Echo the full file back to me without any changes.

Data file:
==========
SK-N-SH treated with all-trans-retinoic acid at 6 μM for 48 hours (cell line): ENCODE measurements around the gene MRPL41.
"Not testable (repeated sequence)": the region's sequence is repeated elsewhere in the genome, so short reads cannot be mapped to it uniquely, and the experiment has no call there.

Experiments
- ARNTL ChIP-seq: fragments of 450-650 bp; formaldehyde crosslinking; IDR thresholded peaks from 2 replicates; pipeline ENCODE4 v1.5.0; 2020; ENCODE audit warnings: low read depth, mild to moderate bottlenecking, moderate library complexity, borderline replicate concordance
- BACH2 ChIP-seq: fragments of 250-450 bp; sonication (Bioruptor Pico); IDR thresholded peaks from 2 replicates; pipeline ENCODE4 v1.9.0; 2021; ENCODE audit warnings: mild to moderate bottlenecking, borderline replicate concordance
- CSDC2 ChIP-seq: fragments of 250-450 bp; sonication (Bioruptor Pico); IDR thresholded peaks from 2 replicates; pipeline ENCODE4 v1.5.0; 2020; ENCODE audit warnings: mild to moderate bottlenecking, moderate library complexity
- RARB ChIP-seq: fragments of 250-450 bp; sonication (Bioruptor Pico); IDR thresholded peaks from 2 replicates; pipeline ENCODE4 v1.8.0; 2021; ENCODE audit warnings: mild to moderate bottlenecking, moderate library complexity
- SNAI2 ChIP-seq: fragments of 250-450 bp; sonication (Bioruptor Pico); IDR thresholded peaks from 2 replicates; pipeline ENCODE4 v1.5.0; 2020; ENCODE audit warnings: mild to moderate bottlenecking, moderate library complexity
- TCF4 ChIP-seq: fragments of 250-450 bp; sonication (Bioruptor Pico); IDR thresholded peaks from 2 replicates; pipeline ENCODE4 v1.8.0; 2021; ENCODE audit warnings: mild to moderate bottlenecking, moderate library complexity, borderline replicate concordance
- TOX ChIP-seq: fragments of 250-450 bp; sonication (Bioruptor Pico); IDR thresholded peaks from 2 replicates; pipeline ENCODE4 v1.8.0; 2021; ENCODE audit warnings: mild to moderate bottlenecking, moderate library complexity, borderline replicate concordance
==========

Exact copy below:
SK-N-SH treated with all-trans-retinoic acid at 6 μM for 48 hours (cell line): ENCODE measurements around the gene MRPL41.
"Not testable (repeated sequence)": the region's sequence is repeated elsewhere in the genome, so short reads cannot be mapped to it uniquely, and the experiment has no call there.

Experiments
- ARNTL ChIP-seq: fragments of 450-650 bp; formaldehyde crosslinking; IDR thresholded peaks from 2 replicates; pipeline ENCODE4 v1.5.0; 2020; ENCODE audit warnings: low read depth, mild to moderate bottlenecking, moderate library complexity, borderline replicate concordance
- BACH2 ChIP-seq: fragments of 250-450 bp; sonication (Bioruptor Pico); IDR thresholded peaks from 2 replicates; pipeline ENCODE4 v1.9.0; 2021; ENCODE audit warnings: mild to moderate bottlenecking, borderline replicate concordance
- CSDC2 ChIP-seq: fragments of 250-450 bp; sonication (Bioruptor Pico); IDR thresholded peaks from 2 replicates; pipeline ENCODE4 v1.5.0; 2020; ENCODE audit warnings: mild to moderate bottlenecking, moderate library complexity
- RARB ChIP-seq: fragments of 250-450 bp; sonication (Bioruptor Pico); IDR thresholded peaks from 2 replicates; pipeline ENCODE4 v1.8.0; 2021; ENCODE audit warnings: mild to moderate bottlenecking, moderate library complexity
- SNAI2 ChIP-seq: fragments of 250-450 bp; sonication (Bioruptor Pico); IDR thresholded peaks from 2 replicates; pipeline ENCODE4 v1.5.0; 2020; ENCODE audit warnings: mild to moderate bottlenecking, moderate library complexity
- TCF4 ChIP-seq: fragments of 250-450 bp; sonication (Bioruptor Pico); IDR thresholded peaks from 2 replicates; pipeline ENCODE4 v1.8.0; 2021; ENCODE audit warnings: mild to moderate bottlenecking, moderate library complexity, borderline replicate concordance
- TOX ChIP-seq: fragments of 250-450 bp; sonication (Bioruptor Pico); IDR thresholded peaks from 2 replicates; pipeline ENCODE4 v1.8.0; 2021; ENCODE audit warnings: mild to moderate bottlenecking, moderate library complexity, borderline replicate concordance